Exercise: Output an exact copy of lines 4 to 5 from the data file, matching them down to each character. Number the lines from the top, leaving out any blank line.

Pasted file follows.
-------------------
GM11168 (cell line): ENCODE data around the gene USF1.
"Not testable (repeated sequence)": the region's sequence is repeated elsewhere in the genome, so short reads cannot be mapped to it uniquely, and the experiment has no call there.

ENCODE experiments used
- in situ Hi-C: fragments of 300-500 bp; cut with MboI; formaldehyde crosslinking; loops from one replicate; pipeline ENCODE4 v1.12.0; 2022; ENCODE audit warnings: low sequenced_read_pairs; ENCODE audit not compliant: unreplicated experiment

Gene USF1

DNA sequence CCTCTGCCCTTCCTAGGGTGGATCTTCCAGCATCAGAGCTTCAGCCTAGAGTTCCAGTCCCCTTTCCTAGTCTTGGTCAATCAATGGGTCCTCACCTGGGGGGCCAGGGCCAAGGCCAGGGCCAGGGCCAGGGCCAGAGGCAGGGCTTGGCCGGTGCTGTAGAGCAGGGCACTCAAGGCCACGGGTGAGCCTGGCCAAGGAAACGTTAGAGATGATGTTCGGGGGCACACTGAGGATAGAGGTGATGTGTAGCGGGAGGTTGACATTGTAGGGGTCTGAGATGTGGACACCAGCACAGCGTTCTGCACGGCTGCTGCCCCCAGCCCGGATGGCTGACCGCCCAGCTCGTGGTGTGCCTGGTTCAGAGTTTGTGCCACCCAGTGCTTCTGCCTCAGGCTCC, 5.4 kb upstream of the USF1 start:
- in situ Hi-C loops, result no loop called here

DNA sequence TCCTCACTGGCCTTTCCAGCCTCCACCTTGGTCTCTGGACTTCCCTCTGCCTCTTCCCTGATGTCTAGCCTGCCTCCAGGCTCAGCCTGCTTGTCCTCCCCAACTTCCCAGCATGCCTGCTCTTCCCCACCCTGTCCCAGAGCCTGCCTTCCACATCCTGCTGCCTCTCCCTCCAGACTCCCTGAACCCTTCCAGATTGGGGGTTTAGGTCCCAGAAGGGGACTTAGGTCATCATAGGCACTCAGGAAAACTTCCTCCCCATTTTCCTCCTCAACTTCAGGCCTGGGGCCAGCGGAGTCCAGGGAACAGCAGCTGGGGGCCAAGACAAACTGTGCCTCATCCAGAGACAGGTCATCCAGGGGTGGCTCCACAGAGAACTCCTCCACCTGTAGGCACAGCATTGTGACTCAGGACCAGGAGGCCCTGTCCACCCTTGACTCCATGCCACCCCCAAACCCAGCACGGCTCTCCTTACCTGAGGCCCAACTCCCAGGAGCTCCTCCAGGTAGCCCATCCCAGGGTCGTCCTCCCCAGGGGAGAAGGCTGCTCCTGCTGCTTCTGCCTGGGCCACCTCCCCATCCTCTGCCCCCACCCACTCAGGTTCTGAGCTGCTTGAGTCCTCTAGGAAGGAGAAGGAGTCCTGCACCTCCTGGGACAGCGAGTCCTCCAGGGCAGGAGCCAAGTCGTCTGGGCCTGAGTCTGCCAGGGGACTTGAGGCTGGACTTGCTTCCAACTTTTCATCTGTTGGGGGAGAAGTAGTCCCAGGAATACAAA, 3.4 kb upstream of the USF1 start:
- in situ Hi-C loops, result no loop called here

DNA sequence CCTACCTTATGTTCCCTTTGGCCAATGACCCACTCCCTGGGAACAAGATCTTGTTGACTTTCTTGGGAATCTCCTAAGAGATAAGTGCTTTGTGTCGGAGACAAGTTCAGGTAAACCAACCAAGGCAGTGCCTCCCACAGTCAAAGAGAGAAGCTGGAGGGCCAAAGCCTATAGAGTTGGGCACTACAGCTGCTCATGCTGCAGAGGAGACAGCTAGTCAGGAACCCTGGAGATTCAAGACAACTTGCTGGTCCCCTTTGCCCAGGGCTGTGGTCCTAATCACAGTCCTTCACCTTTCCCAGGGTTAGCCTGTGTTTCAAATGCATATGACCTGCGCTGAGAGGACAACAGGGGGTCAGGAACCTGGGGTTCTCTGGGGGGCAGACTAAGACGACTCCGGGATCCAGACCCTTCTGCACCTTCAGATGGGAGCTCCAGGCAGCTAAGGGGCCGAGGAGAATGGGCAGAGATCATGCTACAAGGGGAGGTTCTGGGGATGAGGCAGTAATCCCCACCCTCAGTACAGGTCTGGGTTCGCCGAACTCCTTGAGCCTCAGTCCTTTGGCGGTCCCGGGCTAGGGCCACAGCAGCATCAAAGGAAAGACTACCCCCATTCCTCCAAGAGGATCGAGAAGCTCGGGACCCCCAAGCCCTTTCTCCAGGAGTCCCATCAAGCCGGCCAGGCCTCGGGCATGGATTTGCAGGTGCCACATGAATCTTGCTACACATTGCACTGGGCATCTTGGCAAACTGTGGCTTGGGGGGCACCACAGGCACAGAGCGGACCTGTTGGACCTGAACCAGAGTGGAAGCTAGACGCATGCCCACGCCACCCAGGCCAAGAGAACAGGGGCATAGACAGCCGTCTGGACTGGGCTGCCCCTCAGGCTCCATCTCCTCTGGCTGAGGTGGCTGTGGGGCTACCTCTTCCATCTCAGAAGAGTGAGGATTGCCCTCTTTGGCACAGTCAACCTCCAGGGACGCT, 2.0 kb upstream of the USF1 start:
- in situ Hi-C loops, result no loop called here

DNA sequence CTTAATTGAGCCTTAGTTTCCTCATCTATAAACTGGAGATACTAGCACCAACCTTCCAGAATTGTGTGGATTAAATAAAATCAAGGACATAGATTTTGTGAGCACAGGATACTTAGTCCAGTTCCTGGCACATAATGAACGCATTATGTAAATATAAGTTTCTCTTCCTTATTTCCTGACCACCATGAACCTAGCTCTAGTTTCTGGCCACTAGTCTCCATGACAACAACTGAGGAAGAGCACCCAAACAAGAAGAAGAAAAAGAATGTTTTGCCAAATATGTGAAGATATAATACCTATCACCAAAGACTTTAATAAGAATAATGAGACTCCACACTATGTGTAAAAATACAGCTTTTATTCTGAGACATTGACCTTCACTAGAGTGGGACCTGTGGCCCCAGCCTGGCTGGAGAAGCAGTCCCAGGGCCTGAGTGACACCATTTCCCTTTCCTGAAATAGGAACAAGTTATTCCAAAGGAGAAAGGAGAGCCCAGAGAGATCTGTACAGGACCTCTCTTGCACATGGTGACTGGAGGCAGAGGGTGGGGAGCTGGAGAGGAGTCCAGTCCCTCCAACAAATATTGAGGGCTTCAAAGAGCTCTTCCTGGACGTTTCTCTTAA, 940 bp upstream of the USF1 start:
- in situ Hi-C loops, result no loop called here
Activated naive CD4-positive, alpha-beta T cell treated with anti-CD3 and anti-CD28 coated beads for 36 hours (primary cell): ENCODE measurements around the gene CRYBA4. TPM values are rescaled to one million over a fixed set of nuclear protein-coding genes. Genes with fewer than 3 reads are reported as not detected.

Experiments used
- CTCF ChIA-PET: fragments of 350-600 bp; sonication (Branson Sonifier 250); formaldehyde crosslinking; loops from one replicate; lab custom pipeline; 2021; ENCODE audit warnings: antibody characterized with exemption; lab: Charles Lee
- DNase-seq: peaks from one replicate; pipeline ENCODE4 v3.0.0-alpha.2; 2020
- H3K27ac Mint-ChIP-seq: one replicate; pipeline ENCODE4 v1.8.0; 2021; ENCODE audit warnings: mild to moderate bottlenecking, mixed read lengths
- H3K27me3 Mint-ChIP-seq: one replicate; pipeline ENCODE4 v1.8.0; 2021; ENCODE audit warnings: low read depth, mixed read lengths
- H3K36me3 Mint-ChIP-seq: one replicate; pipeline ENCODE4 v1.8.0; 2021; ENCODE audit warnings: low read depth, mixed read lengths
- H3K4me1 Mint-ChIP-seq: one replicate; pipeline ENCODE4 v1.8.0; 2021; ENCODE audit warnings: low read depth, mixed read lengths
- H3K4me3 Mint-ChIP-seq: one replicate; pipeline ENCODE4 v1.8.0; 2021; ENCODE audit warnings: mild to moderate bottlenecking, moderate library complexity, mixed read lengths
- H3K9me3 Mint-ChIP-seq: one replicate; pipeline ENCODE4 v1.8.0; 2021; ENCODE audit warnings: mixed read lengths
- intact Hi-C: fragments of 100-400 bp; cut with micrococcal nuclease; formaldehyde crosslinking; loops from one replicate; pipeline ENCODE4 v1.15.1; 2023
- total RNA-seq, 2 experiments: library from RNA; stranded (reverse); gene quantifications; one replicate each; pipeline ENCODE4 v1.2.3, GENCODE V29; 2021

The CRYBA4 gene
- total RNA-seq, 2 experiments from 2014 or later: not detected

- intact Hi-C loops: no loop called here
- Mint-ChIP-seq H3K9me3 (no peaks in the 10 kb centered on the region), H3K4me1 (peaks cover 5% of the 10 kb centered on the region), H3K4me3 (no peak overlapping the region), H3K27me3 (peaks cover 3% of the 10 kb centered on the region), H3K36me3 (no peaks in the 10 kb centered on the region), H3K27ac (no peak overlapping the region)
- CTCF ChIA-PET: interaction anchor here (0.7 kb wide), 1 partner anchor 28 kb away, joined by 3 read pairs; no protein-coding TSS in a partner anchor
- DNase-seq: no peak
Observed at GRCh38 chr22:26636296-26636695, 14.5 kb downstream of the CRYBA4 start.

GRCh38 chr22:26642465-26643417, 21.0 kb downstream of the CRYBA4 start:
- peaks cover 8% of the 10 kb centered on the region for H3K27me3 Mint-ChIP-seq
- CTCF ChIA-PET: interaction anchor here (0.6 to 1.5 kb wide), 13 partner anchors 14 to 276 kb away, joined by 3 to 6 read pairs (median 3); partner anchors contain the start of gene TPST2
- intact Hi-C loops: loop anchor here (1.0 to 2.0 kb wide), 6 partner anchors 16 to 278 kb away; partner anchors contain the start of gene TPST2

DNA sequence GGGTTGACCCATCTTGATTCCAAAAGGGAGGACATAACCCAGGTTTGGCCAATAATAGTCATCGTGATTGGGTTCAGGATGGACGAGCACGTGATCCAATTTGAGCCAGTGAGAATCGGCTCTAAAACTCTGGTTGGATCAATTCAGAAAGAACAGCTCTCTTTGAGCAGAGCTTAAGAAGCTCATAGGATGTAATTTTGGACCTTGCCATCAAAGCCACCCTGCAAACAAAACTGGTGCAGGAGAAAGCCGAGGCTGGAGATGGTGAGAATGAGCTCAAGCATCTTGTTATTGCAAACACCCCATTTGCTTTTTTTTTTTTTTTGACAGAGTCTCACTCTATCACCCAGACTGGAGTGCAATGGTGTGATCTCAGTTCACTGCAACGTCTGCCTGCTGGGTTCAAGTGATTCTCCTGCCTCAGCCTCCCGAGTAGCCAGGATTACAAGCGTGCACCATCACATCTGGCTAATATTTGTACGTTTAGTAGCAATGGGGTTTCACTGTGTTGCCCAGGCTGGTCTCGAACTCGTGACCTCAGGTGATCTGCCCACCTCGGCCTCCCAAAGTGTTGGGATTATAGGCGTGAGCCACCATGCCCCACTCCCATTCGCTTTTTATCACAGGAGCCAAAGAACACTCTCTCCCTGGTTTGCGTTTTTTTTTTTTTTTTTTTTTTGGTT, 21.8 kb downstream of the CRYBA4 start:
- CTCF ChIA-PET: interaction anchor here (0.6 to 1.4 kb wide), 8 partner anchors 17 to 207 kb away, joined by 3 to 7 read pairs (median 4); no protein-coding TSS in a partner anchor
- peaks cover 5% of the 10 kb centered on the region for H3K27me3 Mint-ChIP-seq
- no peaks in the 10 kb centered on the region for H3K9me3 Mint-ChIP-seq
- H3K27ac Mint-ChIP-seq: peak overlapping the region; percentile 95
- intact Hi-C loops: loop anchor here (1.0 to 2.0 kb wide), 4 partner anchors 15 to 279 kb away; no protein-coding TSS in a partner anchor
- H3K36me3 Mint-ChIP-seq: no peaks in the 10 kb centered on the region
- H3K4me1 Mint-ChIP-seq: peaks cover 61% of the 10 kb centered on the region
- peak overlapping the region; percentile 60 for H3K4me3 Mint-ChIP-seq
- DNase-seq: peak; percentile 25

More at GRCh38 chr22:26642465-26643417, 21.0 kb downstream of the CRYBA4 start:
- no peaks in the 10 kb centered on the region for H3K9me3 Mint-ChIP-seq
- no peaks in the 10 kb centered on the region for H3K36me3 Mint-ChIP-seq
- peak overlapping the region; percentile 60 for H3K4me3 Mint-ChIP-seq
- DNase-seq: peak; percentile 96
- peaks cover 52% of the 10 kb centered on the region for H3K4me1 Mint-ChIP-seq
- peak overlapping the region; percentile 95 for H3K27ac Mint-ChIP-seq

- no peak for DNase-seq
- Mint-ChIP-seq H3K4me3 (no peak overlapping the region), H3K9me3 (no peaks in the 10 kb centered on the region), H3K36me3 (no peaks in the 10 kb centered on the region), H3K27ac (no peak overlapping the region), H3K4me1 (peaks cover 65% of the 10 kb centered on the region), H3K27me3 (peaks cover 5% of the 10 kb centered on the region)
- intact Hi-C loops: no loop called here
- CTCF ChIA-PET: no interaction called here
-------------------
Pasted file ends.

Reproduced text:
- in situ Hi-C: fragments of 300-500 bp; cut with MboI; formaldehyde crosslinking; loops from one replicate; pipeline ENCODE4 v1.12.0; 2022; ENCODE audit warnings: low sequenced_read_pairs; ENCODE audit not compliant: unreplicated experiment

Gene USF1